•  Chapter title: again (and I won't repeat this any more) using your Normal style create this new style: bold, italics, font, font size, center, no indent. And add one more neat trick (thanks to Mark Coker). Click on the Line and Page Breaks tab under the Format/Paragraph pop up window. Put a check mark in the box "put a page break before." This is great as it creates a reliable page break between the end of the previous chapter and the new one. I also increase the space above and below the written text (also recommended by Mark Coker). 20 above, 36 below to put the chapter title a little further down the page and the first line of text a nice distance from the chapter title. Play with this until you're happy with the distance.
  • White space marker. I use markers for white space because simply adding returns can be confusing in eBook readers as the text that follows can appear as just a new paragraph rather than a change in time, viewpoint or character. So I use seven tildes in a row.  I type the seven tildes and click on my White Space style: center, bold, up a notch on font size and set .8 space before and after to clearly mark it as a separation often called white space.
  • Other chapter: the label does not explain well what this is for. I added this to my styles for this fourth book. I include not just Chapter and the number, but a title that focuses on a important issue in the chapter.  Originally I wanted to put these on one line together. But some of my titles were so long that they ran clear across the page. So I created an Other chapter style for the more specific title. It is based on the Chapter Title style but does not include the embedded page break which would have forced a blank page after my first line title when I put on the second line.  Chapter 1: The Dean's Ghost works fine when it is short. But long titles don't look right. Thus I do what I have below for all my titles and all it takes is a click on this style to make them look identical but act just that little bit different so I don't have a blank page between my two lines of titling.
                Chapter 1

          The Dean's Ghost
  • Time markers: in my first three books, my characters were moving about so much in time that I felt my reader would need a little assistance keeping track. So I set up a style for a time marker. Example: March 21, 2214, New Hampshire Complex, Langler Section. Bold, left justified.
  • Center: set up a style for centering based on Normal. According to Mark Coker, this is much more reliable than clicking the center button on the ribbon. Italics, bold and underline on the ribbon, however, are said to work fine.
  • Front and back matter. Mark recommends that front and back matter be left justified with no embedded indent. So I set up a style just for that based on my Normal style but without the .3 first line indent. And I added an 8 point space after to separate the left justified paragraphs.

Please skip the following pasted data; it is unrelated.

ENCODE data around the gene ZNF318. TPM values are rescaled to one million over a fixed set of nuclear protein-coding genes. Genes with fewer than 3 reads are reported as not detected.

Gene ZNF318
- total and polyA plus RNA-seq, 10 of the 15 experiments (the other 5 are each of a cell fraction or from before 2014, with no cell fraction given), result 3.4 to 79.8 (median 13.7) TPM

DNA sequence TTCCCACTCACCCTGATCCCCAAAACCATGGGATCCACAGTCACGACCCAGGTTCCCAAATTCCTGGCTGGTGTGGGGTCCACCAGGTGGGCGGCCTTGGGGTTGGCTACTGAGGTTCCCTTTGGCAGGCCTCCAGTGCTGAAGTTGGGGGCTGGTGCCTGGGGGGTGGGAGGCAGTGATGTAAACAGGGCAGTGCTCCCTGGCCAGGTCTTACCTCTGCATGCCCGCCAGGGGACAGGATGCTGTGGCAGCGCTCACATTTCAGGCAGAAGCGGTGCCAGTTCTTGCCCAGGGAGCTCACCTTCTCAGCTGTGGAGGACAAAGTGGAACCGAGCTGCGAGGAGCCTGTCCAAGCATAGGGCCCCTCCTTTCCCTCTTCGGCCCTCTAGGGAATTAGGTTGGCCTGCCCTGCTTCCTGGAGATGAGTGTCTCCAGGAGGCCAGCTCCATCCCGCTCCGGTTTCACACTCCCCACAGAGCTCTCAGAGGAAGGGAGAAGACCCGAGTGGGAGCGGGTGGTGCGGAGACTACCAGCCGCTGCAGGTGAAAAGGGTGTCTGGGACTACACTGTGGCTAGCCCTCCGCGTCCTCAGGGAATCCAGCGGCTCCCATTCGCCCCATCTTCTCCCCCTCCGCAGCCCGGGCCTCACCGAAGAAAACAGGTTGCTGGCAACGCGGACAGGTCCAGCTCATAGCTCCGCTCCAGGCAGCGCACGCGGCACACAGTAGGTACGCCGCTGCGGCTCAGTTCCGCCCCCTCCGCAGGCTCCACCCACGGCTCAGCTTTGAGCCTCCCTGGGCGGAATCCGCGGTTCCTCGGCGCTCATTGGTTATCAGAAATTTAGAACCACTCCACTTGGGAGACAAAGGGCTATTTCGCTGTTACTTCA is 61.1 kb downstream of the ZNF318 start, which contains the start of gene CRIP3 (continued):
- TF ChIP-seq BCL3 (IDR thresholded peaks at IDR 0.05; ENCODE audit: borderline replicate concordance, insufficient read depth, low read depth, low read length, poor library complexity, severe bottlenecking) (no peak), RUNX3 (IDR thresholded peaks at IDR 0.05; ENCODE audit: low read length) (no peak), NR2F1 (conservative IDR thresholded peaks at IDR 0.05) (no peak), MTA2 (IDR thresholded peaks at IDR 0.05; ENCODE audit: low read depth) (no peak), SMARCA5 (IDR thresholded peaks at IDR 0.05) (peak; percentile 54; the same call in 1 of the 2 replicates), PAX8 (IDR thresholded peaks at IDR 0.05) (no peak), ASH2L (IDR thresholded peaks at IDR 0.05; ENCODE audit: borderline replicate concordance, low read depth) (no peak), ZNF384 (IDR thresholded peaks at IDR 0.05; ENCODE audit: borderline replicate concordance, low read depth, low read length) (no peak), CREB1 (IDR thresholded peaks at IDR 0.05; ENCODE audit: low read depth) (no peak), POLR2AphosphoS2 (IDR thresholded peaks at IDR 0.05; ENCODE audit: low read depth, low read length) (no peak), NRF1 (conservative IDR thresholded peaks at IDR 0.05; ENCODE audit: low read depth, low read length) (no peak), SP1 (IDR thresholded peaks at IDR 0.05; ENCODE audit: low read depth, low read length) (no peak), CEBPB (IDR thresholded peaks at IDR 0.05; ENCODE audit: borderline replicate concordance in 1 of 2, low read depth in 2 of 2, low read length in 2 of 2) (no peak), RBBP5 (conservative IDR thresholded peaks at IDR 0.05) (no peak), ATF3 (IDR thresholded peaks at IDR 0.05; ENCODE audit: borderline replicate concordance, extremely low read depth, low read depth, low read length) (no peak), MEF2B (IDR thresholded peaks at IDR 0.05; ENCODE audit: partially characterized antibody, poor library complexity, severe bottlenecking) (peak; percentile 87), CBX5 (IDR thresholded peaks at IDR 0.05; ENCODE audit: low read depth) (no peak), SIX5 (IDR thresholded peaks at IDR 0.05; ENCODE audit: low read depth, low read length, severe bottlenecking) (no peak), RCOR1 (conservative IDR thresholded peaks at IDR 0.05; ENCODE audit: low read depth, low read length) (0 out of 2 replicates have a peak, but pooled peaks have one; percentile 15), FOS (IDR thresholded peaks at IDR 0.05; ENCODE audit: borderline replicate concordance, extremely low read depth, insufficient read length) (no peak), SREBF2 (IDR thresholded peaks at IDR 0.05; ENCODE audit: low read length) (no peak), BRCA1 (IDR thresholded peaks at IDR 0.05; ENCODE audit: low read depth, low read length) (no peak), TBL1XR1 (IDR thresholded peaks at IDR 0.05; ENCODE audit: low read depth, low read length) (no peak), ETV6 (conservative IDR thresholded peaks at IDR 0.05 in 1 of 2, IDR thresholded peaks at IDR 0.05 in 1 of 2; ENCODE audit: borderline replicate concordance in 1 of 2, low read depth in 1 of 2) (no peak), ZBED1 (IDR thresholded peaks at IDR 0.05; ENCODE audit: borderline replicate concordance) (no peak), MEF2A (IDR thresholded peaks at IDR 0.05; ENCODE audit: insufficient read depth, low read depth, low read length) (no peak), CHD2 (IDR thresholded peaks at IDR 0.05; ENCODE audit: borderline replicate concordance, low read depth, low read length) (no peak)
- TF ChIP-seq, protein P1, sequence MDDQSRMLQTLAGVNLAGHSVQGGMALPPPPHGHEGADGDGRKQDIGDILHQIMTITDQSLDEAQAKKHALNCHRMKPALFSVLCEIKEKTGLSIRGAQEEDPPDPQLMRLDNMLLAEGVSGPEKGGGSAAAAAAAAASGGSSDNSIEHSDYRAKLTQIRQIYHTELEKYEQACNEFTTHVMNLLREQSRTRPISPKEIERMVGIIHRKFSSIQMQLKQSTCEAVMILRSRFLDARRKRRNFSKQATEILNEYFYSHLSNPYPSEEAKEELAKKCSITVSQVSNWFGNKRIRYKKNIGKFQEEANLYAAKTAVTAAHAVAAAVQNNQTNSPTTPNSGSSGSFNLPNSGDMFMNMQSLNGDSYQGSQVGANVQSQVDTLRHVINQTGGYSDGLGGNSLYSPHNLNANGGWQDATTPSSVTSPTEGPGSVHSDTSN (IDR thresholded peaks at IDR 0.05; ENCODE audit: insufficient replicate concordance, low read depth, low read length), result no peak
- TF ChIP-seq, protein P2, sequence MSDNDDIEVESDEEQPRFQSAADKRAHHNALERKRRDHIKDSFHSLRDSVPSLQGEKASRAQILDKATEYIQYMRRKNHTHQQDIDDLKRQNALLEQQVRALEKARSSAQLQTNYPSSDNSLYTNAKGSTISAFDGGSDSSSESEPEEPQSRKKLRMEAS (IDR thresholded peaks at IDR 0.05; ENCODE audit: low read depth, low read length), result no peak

• Table of Contents look best either centered or left justified. I prefer left justified, so I made a style that had all the Normal text qualities but did not include the indent. And I use the Chapter title style for the title Table of Contents.
With these styles already set up in my styles ribbon, my manuscript was already free of most issues that cause autovetter problems and was largely ready for final formatting via the style guide.

One issue I found when I used the Pilcrow (backwards looking P thing in the ribbon that shows the the coding of your document) to check for unnecessary format coding was unexpected section breaks I did not insert. I don't know what causes Word to insert section breaks, but they show up in the oddest places in my manuscript. When it comes time to get ready to format for upload, the first thing I do is activate the codes view (click on the Pilcrow) and look at every page, every line and every code. I get rid of extra spaces, tabs, unnecessary returns and most especially those pesky section breaks which will insert annoying extra pages. Then I'm ready to complete the format for Smashwords.

So if my husband did not keep chatting with me and asking me how much longer I'll be, I would have completed my formatting for Smashwords in about 45 minutes. But that wasn't the case. It took me about an hour and a half. And don't forget to save as a doc rather than a docx which leads to a failed upload.  Happy formatting.


Wednesday, September 30, 2015

The 10 problems that will make me giveup reading a book

Poorly written stories make for a blurry book, lacking color
Lately, due to my lighter teaching schedule, I have been reading a book a week, minimum. (Last year, a book every two months was my average.) Usually I will read a book to the end, waiting for it to redeem itself if it is less than engaging. "Maybe the writer needed more practice and the end will show improvement," I tell myself.

Often even a book that starts off rough will, over time, gain its feet. The adage the act of writing improves writing and every writer gets better as they continue to produce often applies. But some problems will bother me so much that I will have to remind myself that redemption might yet flower if I keep reading. But I have given up on a few books.

These are the top ten which will, if enough appear, convince me to give up on a book.